Fixing Lake Whatcom: A New Approach

By

Enoch J. Ledet guest writes. Enoch is retired from a career in petrochemical research and marketing. He has lived the past 16 years in Sudden Valley, on Lake Whatcom.

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Note to reader: This article is a summary of his full report. The full report is a pdf and is linked at the bottom of this summary article.

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Lake Whatcom water users, tax payers, and new storm water district customers are being required to fund the construction of Best Management Practice (BMP) storm water filters to trap and remove external phosphorous before it enters the lake. BMP filter construction is an integral part of the Department of Ecology’s Total Mass Daily Load (TMDL) on phosphorous (P) and bacteria. DOE estimates it will have to filter/remove 3,140 lbs. of phosphorous from stormwater runoff to bring the lake back to 2002-3 Dissolved Oxygen (DO) concentrations. DOE has used data from WWU researchers stating that phosphorous is the main cause for low dissolved oxygen in the lake. In 1998, due to Low DO in Basins 1 and 2, the EPA placed Lake Whatcom on its 303d list of polluted waters.

Tax and fee payers are being assessed a total of $100 million over the next 50 years to pay for implementation and maintenance of these BMP storm water filters. The new storm water district fee will collect an estimated $41 million ($820,000 x 50 years) of the total $100 million from Lake Whatcom water users outside the City of Bellingham. Bellingham tax payers have already been assessed a stormwater tax/fee. However, data from 2019 shows that in the last 12 years of operation, BMP filters have only prevented 436 lbs. of phosphorous, (out of 3,140 lbs.,) from entering the lake. This is an average of 36.3 lbs. of phosphorous per year. If we are able to capture the anticipated 3,140 lbs. of phosphorous, it will have been at a cost of $32,000 per pound.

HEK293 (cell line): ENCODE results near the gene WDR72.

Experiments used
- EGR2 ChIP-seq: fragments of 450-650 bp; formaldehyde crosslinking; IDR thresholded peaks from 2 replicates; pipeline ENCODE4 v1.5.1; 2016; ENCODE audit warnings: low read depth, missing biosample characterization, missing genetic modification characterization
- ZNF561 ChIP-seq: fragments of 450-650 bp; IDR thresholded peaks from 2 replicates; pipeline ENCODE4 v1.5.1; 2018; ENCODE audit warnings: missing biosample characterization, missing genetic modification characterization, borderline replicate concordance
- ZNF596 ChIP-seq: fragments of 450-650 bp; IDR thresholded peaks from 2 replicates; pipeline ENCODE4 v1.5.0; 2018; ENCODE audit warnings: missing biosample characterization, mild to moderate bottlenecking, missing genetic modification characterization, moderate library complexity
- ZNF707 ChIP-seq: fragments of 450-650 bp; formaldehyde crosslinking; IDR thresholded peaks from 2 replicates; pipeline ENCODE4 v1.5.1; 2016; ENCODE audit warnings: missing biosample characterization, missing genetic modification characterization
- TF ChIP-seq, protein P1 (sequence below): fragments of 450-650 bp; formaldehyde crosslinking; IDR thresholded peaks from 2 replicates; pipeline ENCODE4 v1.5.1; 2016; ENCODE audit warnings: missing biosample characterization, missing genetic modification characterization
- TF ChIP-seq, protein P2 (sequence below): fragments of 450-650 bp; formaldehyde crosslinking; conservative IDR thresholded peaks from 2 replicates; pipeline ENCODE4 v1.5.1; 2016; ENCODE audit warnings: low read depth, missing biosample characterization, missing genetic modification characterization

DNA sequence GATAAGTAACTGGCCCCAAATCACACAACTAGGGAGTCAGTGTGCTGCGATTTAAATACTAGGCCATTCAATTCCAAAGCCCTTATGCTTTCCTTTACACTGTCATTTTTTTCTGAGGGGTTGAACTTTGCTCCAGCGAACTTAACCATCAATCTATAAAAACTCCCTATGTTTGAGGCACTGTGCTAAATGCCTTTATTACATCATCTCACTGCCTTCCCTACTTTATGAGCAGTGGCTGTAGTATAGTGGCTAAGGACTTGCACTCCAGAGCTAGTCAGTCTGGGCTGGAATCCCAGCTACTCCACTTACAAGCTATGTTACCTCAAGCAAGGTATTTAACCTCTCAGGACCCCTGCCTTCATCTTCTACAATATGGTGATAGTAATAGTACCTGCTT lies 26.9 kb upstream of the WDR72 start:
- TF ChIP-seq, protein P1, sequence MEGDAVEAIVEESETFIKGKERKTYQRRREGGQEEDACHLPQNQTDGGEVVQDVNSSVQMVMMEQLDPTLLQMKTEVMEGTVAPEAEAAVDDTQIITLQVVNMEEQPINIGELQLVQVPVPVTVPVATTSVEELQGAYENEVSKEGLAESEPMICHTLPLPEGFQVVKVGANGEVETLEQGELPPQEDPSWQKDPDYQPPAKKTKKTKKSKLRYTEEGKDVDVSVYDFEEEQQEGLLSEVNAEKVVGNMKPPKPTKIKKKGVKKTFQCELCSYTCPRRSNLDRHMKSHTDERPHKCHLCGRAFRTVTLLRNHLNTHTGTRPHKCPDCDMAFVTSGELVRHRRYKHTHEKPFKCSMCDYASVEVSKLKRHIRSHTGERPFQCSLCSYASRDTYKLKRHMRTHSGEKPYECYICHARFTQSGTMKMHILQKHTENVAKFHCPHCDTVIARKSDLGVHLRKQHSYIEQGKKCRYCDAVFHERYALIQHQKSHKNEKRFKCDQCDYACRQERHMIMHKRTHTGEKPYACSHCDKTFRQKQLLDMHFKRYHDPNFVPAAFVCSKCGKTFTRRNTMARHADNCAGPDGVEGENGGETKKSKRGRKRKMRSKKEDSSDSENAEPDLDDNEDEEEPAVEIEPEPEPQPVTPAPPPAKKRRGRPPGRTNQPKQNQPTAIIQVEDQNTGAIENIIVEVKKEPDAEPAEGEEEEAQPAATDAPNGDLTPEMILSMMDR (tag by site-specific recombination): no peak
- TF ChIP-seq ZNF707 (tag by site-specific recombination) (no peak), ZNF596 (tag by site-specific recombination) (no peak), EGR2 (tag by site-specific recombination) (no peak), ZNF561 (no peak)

Research indicates that the best BMP filters remove only 50% of external phosphorous (EP) and don’t address the internal phosphorous (IP) already present in lake sediment at all. This internal phosphorous recycles annually, causing algae and blue-green bacteria. The bacterial degradation of the algae is one cause of oxygen depletion, enabling anaerobic biochemical reactions to occur. This repeating cycle of “bloom and bust” negatively impacts lake water quality and increases drinking water treatment costs.

Currently, we are only addressing the external phosphorous input into Lake Whatcom. There are two problems with this approach. 1) Not all “EP pathways” into the lake have been identified; i.e., point sources such as streams, creeks, ditches, etc., and non-point sources such as developed or undeveloped land near the lake; and 2) even the best BMP filters for removing EP can not be used to treat all EP pathways into the lake. Naturally, filtering will not address the Internal Phosphorous (IP) already present in lake sediment.